on behalf of the CMS collaboration
poster icon Poster TUPG20 [2.609 MB]  
DOI • reference for this paper ※ DOI:10.18429/JACoW-IBIC2016-TUPG20  
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TUPG24 Online Total Ionisation Dosimeter (TID) Monitoring Using Semiconductor Based Radiation Sensors in the ISIS Proton Synchrotron radiation, synchrotron, proton, injection 379
  • D.M. Harryman, A. Pertica
    STFC/RAL/ISIS, Chilton, Didcot, Oxon, United Kingdom
  During routine operation, the radiation levels in the ISIS proton synchrotron become high enough to permanently affect systems and electronics. This can potentially cause critical components to fail unexpectedly or denature over time, causing disruption for users of the ISIS facility or a loss of accuracy on a number of systems. To study the long term effects of ionising radiation on ISIS systems and electronics, the total dose received by such components must be recorded. A semiconductor based online Total Ionisation Dosimeter (TID) was developed to do this, using pin diodes and Radiation sensing Field Effect Transistors (RadFETs) to measure the total ionisation dose. Measurements are made by feeding the TIDs with a constant current, with the threshold voltage on each device increasing in relation to the amount of radiation that it has received. This paper will look at preliminary offline results using off the shelf Field Effect Transistors (FETs) and diodes, before discussing the development of the RadFET online monitor and the results it has gathered thus far. Finally the paper will look at future applications and studies that this type of monitor will enable.  
poster icon Poster TUPG24 [1.235 MB]  
DOI • reference for this paper ※ DOI:10.18429/JACoW-IBIC2016-TUPG24  
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TUPG26 COSY BPM Electronics Upgrade electronics, hadron, hardware, synchrotron 383
  • C. Böhme, A.J. Halama, V. Kamerdzhiev
    FZJ, Jülich, Germany
  The Cooler Synchrotron COSY delivers proton and deuteron beams to the users since the early 90s. The experiments are carried out using the circulating beam as well as the beams extracted from the ring and delivered by three beamlines. The original BPM system still operational in the ring does not fulfill the requirements for new experiments. It utilizes cylindrical and shoe-box type diagonally cut capacitive pick-ups. The most signal processing is done the analog way. Additionally to its age and the increasing failure rate, the analog processing introduces large drifts in e.g. the offset, which regularly require a significant effort for manual calibration. Even then the drifts render it impossible to match the requirements of the planned JEDI experiment, which is an orbit with a maximum of 100 um RMS deviation. Therefore an upgrade of the readout electronics was decided. The decision process is described, the implications listed and the current status is reported.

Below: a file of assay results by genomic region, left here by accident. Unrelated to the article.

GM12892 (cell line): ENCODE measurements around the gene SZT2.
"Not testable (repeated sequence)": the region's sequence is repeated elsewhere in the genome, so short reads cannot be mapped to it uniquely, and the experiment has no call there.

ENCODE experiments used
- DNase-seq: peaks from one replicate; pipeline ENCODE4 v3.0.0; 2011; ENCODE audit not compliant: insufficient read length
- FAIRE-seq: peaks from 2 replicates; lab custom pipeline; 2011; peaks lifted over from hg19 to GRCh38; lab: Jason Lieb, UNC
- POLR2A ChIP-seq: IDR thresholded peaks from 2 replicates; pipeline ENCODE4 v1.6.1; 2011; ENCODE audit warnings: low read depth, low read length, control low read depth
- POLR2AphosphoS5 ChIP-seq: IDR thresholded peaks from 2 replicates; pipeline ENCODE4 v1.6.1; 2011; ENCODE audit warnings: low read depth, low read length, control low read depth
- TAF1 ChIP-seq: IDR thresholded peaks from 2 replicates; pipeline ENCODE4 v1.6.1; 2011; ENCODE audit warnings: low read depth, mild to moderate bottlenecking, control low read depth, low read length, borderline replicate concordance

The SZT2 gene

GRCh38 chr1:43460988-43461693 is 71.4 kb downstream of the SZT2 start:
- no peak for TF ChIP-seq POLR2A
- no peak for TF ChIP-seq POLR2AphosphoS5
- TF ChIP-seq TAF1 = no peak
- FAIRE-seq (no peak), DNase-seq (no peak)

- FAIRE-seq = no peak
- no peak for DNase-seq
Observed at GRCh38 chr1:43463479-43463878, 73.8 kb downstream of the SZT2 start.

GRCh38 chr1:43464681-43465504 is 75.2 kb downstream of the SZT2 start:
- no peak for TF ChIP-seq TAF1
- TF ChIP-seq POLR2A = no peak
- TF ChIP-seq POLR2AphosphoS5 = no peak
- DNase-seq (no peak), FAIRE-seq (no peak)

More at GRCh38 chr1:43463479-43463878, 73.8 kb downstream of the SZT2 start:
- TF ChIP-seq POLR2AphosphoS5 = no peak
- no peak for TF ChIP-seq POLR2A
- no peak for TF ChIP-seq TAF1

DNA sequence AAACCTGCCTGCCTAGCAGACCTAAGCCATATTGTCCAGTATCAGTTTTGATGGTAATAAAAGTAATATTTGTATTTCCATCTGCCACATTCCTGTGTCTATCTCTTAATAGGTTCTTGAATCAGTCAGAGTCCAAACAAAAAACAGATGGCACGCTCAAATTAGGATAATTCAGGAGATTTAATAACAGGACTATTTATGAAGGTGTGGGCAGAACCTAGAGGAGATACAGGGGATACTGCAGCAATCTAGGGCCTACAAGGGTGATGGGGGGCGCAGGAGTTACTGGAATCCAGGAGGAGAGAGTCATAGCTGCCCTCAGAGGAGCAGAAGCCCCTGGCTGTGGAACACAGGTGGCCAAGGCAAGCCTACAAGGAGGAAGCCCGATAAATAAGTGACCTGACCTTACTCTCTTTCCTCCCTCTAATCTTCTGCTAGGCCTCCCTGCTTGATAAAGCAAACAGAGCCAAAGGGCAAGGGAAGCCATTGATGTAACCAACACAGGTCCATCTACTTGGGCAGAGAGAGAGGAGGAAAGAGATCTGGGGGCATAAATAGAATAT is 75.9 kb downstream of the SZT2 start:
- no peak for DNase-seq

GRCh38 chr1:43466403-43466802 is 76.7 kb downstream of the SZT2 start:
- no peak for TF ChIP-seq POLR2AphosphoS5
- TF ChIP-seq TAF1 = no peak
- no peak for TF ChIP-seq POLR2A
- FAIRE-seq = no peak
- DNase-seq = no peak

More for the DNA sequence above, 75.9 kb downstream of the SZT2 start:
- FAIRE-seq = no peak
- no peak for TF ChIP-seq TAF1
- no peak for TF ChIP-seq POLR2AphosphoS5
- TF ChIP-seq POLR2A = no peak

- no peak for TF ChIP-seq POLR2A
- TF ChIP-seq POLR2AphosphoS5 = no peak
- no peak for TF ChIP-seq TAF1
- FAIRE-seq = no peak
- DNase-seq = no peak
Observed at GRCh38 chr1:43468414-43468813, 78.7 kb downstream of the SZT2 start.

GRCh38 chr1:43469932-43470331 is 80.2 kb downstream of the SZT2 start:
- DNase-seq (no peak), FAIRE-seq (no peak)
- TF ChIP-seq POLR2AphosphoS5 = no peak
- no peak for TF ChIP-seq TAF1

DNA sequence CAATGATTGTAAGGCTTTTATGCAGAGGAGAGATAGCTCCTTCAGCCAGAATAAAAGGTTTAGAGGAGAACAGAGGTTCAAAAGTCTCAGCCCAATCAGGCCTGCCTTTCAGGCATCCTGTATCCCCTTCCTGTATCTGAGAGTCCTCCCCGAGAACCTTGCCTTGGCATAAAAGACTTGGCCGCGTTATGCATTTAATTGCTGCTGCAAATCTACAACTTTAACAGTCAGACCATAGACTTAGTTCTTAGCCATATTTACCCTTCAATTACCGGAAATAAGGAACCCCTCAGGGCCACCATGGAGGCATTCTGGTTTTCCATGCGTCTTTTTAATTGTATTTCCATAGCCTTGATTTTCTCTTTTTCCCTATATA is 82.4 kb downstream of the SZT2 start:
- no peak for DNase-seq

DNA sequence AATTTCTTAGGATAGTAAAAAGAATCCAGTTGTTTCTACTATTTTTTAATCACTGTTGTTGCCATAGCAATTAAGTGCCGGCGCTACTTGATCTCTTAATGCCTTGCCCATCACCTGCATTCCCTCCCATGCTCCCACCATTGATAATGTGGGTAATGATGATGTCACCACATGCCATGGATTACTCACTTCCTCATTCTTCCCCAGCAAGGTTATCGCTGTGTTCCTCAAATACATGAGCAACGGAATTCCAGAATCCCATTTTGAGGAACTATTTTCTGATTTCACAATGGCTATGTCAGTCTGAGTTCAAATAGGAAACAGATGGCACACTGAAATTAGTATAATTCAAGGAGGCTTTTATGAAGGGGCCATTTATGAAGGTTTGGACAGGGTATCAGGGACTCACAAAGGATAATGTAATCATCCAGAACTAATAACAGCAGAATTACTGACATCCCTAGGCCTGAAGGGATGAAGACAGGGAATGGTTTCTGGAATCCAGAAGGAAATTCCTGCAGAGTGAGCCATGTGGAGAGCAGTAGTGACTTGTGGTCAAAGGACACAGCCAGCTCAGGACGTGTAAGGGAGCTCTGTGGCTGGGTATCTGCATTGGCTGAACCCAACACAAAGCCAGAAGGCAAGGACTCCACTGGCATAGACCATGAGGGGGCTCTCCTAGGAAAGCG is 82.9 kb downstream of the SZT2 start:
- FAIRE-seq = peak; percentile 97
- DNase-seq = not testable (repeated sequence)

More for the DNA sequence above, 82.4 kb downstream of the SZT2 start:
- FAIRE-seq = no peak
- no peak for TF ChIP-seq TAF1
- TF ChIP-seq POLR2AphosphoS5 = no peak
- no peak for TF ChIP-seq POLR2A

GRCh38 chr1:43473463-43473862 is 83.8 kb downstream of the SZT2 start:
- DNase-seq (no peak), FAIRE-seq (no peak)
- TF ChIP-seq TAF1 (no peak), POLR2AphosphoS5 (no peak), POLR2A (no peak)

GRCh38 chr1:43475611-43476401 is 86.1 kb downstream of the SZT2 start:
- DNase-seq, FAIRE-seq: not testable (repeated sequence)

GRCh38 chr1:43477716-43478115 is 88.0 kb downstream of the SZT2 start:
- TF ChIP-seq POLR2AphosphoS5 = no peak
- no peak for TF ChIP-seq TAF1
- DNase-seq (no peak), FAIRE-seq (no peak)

DOI • reference for this paper ※ DOI:10.18429/JACoW-IBIC2016-TUPG26  
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TUPG31 The Alignment of Convergent Beamlines at a New Triple Ion Beam Facility ion, target, laser, alignment 403
  • O.F. Toader, T. Kubley, F.U. Naab, E.E. Uberseder
    NERS-UM, Ann Arbor, Michigan, USA
  The Michigan Ion Beam Laboratory (MIBL) at the University of Michigan in Ann Arbor Michigan, USA, has recently upgraded its capabilities from a two accelerator to a three accelerator operation mode. The laboratory, equipped with a 3 MV Tandem, a 400 kV Ion Implanter and a 1.7 MV Tandem has also increased the number of available beamlines from three to seven with two more in the planning stages. The MIBL staff had to overcome multiple challenges during the physical alignment process of the accelerators, beamlines and experimental end-stages. Not only the position of the accelerators changed, but the target chambers were moved into a different room behind a 1 m thick concrete wall. At the same time, one beamline from each accelerator had to converge and connect to a single chamber at a precise angle. This setup allows researchers to conduct simultaneous dual and triple ion beam experiments. This work presents the details of building this new setup, with focus on the alignment process.  
DOI • reference for this paper ※ DOI:10.18429/JACoW-IBIC2016-TUPG31  
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TUPG40 The Cherenkov Detector for Proton Flux Measurement (CpFM) in the UA9 Experiment detector, proton, radiation, vacuum 430
  • S. Montesano, W. Scandale
    CERN, Geneva, Switzerland
  • F.M. Addesa, G. Cavoto, F. Iacoangeli
    INFN-Roma, Roma, Italy
  • L. Burmistrov, S. Dubos, V. Puill, W. Scandale, A. Stocchi
    LAL, Orsay, France
  The UA9 experiment at the CERN SPS investigates the possibility to use bent crystals to steer particles in high energy accelerators. In this framework the CpFM have been developed to measure the beam particle flux in different experimental situations. Thin movable fused-silica bars installed in the SPS primary vacuum and intercepting the incoming particles are used to radiate Cherenkov light. The light signal is collected outside the beam pipe through a quartz optical window by radiation hard PMTs. The PMT signal is readout by the WaveCatcher acquisition board, which provides count rate as well as waveform information over a configurable time window. A bundle of optical fibers can be used to transport the light signal far from the beam pipe, allowing to reduce the radiation dose to the PMT. A first version of the CpFM has been successfully commissioned during the data taking runs of the UA9 Experiment in 2015, while a second version has been installed in the TT20 extraction line of the SPS in 2016. In this contribution the design choices will be presented and the final version of the detector will be described in detail.